Eventually, we lucked our way back to the freeway and got back to the hotel about 11:30. Too late for room service so I dined from the minibar and crashed.
Friday, April 4, 1997
We ate a good breakfast at the hotel buffet before heading to Bull. We found a direct route finally (now that we don't need one any more) and got to Bull in 20 minutes. We had agreed to meet at Entrée 1 instead of 3 today so we had to navigate a new parking lot, and found that there were no parking spots anywhere. We eventually parked on the down ramp of a loading dock, but not blocking the door, so when Alain picked us up, he and the guard discussed it for quite some time until Alain waved us in so we left it there all day.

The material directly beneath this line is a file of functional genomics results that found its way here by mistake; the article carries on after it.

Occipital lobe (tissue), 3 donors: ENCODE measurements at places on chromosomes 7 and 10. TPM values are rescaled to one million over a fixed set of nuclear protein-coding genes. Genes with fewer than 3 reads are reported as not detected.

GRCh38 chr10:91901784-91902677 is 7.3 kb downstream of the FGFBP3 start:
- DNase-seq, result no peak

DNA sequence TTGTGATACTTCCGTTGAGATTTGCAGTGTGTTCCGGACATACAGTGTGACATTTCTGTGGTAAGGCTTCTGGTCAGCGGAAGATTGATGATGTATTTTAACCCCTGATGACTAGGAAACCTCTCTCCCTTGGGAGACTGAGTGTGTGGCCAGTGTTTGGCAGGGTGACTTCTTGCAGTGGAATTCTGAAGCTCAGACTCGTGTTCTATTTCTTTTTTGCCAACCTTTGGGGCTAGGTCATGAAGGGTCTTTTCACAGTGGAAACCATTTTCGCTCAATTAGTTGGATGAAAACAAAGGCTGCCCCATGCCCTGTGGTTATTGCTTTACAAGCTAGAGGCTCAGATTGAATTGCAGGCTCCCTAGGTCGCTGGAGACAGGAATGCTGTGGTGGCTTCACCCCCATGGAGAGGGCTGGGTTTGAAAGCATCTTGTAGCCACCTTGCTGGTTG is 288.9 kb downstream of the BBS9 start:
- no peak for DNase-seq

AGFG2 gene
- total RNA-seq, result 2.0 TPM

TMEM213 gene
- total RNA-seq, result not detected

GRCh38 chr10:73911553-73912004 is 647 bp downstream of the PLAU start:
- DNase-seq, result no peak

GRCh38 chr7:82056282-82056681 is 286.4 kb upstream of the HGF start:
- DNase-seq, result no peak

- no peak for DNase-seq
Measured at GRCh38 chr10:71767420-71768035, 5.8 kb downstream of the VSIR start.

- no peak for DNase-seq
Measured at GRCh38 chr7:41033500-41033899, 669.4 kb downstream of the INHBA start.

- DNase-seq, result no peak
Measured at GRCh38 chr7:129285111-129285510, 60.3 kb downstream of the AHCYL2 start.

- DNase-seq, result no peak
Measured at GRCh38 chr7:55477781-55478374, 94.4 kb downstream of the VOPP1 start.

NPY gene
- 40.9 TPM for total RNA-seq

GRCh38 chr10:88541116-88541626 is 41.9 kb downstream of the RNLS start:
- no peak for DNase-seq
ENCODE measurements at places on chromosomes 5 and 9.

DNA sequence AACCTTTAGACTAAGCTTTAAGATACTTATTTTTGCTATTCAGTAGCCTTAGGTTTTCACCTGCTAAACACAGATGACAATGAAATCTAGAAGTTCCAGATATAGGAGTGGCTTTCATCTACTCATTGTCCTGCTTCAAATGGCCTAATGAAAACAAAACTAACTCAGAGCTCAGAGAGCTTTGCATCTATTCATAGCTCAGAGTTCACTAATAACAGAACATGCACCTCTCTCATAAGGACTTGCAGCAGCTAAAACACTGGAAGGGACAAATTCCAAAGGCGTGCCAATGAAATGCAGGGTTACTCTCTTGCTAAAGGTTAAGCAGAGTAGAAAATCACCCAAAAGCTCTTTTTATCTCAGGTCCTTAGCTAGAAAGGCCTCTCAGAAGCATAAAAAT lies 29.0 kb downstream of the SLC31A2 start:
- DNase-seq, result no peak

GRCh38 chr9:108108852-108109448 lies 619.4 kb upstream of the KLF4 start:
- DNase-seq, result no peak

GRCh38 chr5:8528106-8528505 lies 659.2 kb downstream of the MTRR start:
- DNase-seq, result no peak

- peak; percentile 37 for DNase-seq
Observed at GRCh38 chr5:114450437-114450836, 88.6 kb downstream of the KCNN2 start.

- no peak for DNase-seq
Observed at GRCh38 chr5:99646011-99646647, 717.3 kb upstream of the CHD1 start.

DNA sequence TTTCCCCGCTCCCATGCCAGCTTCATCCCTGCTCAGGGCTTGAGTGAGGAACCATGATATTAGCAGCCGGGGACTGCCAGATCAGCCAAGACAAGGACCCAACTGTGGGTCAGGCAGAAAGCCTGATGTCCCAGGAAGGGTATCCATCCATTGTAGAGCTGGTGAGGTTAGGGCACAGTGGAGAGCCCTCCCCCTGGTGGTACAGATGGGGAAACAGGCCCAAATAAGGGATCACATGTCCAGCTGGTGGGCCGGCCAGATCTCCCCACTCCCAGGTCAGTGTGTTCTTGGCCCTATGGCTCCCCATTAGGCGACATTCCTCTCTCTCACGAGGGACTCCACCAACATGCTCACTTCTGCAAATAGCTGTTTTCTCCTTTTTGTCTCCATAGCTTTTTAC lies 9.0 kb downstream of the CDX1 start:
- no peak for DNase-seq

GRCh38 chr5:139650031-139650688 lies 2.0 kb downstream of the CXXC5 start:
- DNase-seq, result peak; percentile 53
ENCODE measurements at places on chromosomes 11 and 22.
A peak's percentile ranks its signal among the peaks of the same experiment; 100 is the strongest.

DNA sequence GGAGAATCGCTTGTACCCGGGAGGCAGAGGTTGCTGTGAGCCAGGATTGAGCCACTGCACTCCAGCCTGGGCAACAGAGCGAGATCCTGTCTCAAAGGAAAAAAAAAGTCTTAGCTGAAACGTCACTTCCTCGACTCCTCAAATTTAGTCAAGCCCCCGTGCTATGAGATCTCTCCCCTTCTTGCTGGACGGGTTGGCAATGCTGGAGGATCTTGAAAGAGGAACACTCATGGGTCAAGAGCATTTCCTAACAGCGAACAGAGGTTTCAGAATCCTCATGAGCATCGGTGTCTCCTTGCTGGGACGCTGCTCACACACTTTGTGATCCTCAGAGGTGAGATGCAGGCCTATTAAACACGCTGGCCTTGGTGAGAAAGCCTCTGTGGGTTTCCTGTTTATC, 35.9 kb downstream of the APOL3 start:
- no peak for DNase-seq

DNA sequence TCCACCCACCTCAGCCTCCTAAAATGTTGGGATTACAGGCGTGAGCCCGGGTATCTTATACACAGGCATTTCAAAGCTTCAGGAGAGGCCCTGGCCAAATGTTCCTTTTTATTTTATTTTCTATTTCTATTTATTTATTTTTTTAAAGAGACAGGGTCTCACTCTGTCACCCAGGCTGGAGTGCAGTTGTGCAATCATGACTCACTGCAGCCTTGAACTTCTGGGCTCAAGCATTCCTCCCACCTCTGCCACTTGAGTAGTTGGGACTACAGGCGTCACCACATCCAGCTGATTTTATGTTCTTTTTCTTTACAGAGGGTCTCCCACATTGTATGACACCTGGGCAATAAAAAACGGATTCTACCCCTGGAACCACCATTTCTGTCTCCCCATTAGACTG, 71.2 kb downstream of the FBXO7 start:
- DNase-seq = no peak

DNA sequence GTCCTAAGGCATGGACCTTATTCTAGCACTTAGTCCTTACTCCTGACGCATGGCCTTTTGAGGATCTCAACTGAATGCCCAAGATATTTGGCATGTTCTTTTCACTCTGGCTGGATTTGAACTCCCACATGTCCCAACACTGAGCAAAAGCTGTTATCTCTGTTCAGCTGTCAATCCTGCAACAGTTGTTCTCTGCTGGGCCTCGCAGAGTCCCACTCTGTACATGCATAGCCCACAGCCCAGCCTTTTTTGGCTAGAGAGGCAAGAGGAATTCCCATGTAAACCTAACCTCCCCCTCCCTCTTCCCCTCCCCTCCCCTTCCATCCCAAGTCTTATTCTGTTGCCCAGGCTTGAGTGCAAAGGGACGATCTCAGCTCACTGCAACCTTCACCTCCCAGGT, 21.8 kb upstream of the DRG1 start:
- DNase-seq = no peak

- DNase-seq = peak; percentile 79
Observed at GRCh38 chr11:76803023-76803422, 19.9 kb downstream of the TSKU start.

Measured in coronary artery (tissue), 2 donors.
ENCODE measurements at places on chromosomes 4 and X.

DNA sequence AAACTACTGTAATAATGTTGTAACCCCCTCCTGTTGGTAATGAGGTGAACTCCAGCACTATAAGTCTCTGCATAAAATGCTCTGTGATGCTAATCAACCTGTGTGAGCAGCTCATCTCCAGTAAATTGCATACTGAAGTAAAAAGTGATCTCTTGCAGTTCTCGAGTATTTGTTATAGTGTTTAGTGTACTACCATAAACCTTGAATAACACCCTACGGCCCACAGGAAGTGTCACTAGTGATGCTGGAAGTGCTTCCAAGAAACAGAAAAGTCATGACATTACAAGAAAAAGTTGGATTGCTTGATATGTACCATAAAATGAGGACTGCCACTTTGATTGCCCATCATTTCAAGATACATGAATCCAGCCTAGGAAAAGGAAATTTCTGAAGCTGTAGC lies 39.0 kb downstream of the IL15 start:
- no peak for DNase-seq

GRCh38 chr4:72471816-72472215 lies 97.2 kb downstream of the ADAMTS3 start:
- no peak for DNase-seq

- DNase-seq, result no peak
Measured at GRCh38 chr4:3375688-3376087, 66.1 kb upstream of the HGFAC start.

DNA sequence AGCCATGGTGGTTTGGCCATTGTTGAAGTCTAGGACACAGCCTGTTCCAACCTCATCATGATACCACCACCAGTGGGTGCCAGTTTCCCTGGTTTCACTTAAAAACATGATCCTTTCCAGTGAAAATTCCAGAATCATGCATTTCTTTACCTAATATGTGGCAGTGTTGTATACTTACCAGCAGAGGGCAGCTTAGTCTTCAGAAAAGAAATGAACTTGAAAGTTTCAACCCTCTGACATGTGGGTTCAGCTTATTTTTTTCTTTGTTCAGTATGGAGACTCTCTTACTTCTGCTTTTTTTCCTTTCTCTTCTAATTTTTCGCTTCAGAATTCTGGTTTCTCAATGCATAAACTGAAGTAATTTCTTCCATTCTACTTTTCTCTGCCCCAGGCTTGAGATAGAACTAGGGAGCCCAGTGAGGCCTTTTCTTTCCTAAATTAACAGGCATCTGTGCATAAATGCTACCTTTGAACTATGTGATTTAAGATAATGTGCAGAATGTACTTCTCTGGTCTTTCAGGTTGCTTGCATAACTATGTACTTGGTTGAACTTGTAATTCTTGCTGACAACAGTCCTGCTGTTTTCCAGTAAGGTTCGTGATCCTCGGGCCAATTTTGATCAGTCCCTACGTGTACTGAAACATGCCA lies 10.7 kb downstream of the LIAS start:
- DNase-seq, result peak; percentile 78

This being our last day, we were joined at lunch by Herve Amosse and Phillipe Roy, the two contacts the folks back in Dallas had been working with, and before we left they loaded us down with gifts: Bull pins, fountain pens and mouse pads. And a British fellow named Terry dropped in our class to point us to a favorite restaurant of his in Versailles called La Pied au Mouton. It was at 20 Rue de Pain ("Bread Street") and it was a classic French road, a side street off some very narrow roads bounded by 3 story very old brick buildings. We made our way down the back street to a store front presenting fresh seafood in a display large enough to obscure the door. This was it. Barely large enough for 30 people, and only that many by squeezing tables so close together they had to be moved to let people into the seats against the wall. They greeted us with a special version of the menu that included English translations. I had a smoked salmon entrée (which in France is really an appetizer), followed by a wonderful baked sole with what they called "spicy potatoes" (spicy here means parsley, not a Texan's idea of spicy). It was wonderful and served at a very leisurely pace which is nice when you're not going anywhere. [There were other times when the pace of service was a little annoying.] We drove back past the palace but it wasn't as lit up as we expected so we headed back to the hotel, expecting a big day tomorrow. We had been told that Easter holiday starts April 5 here (ours was last weekend), and it spans a week so we could expect large crowds wherever we go.